No new videos of this build, but an impressive previous video is available below.

http://www.audiogl.com/

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Thavius Beck live in Los Angeles playing the legendary Low End Theory party, in 2009.

Whadayaknow, Ableton users?

Whether you’re an existing user or considering it for the first time, this month online school Dubspot is giving away 30 video lessons on using the software, free, through the end of June only. So, I turned to my friend Thavius Beck (Plug Research Records), LA-based producer and rapper, and master instructor, to make something exclusively for CDM to add a little more free knowledge. If you are playing with Ableton for the first time, you can unlock the 30-day free trial and give it a shot.

I’m just glad to read Thavius’ tips. You’ll feel a little more like an expert afterward, I guarantee – or, alternatively, count how many of these you did already know. (Yes, some of us have been using Live since its first release.)

30 Tips for Ableton Live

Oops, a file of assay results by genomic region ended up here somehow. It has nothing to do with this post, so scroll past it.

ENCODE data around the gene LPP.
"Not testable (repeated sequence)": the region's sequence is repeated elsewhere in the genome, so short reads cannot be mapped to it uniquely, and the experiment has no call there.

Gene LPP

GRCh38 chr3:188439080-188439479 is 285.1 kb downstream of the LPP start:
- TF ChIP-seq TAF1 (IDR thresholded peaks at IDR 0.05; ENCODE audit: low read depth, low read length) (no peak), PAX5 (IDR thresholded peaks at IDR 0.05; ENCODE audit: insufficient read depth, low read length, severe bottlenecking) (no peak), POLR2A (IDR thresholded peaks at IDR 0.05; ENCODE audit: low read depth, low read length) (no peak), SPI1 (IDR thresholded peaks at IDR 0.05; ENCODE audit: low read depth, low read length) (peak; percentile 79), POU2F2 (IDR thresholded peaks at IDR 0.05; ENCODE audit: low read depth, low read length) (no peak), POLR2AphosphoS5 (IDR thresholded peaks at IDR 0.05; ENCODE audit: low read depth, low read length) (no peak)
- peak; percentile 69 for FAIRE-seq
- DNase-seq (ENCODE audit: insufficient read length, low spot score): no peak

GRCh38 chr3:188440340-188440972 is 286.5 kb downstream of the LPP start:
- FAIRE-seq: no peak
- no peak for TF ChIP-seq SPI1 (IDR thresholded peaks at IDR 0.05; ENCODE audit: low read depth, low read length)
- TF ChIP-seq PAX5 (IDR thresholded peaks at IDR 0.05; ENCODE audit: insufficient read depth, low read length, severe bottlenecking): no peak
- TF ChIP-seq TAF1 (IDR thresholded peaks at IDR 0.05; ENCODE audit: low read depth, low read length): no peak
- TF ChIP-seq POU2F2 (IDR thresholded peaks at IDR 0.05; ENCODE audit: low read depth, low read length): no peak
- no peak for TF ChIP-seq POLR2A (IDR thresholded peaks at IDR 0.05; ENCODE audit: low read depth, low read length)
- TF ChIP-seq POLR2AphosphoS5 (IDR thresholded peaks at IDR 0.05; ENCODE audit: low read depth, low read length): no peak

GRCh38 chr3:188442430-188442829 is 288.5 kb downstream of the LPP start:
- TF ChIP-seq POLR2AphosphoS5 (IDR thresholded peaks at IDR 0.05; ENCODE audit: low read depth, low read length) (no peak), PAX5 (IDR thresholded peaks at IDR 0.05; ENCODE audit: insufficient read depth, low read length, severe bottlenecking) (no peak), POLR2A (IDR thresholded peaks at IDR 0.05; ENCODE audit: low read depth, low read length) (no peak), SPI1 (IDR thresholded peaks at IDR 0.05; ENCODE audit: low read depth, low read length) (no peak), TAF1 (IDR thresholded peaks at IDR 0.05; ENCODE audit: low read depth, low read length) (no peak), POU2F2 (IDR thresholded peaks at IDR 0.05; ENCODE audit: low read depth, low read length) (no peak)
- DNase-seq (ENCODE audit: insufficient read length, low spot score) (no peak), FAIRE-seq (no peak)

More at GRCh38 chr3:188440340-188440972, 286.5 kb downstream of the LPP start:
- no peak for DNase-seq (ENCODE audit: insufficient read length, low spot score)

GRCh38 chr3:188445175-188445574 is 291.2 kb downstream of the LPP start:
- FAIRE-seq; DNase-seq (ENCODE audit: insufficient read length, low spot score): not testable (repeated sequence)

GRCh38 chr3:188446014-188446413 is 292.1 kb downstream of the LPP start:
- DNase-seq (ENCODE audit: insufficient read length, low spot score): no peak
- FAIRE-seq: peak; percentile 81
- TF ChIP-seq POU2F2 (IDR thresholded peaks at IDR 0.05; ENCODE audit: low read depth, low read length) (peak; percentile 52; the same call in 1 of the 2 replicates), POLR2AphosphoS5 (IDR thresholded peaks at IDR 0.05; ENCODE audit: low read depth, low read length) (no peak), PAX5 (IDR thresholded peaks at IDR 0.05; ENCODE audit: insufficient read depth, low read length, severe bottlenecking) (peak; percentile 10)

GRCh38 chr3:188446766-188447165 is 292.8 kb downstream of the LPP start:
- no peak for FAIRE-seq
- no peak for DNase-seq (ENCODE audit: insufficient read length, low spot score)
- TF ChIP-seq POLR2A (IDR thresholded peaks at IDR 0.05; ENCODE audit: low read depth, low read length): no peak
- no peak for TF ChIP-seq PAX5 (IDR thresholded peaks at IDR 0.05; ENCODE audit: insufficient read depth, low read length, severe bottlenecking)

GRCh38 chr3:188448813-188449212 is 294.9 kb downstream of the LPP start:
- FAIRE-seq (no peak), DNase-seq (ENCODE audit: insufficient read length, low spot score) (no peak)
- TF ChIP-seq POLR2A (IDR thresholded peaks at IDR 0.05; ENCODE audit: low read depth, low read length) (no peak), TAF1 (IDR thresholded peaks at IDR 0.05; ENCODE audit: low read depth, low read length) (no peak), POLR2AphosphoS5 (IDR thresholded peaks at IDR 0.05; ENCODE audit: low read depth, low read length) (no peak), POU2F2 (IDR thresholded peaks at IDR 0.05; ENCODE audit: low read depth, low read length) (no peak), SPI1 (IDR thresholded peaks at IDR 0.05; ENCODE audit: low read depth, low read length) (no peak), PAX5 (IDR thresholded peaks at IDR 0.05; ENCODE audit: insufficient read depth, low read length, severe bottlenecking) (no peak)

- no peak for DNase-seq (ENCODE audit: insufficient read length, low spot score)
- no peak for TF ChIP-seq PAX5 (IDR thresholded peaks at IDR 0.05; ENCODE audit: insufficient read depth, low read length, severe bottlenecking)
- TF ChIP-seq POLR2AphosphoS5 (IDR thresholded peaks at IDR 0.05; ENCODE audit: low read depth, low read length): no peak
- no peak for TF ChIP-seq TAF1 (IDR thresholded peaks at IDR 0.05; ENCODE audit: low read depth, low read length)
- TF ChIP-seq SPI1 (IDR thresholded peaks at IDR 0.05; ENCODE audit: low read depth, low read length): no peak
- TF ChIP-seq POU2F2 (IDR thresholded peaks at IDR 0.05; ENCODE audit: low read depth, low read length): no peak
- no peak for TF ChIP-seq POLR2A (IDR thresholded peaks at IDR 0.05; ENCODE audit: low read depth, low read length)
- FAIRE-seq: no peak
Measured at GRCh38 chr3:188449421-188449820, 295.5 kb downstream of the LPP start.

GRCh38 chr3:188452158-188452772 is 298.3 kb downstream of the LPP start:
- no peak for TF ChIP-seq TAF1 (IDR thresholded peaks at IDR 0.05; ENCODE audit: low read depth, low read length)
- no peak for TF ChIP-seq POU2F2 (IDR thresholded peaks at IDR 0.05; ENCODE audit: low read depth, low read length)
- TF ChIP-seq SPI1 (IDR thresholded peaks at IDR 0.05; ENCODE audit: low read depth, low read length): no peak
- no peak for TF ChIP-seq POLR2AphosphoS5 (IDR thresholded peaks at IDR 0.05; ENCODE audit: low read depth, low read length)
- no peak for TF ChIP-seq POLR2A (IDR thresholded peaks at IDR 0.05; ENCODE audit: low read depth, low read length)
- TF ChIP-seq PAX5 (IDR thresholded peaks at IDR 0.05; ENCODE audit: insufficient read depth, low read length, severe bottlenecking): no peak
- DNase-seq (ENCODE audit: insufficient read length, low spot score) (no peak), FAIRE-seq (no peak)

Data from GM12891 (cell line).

Thavius Beck

1. Holding SHIFT while adjusting a Transpose parameter with your UP/DOWN arrow keys will Transpose by an octave instead of 1 semitone

2. “Z” will transpose your computer keyboard DOWN one octave. “X” will transpose it UP one octave

3. “C” decreases the velocity of midi notes entered with the computer keyboard or mouse by 20. “V” increases the velocity by 20

4. You can disable the grid in the Arrangement View and in the Sample Editor by Right-Clicking in the grid area, and selecting OFF under Fixed Grid in the contextual menu

5. Individual drum cells in Impulse can be routed to other audio tracks to be mixed separately or given individual effects. Enable the I-O (inputs and outputs) button on the Session View, and in the Audio From tab select your Impulse instrument. In the tab below that, you’ll see all the sounds in your Impulse. Choose one, then either arm the track or set the Monitor status to IN.

6. The Ableton Device Spectrum not only shows you the frequencies being generated by your music in real time, it also will show you the specific note that a frequency corresponds to. Hold your mouse anywhere over the graphical display in Spectrum and a box in the lower right corner will show you the exact frequency, decibel level, and corresponding note based on where your mouse is.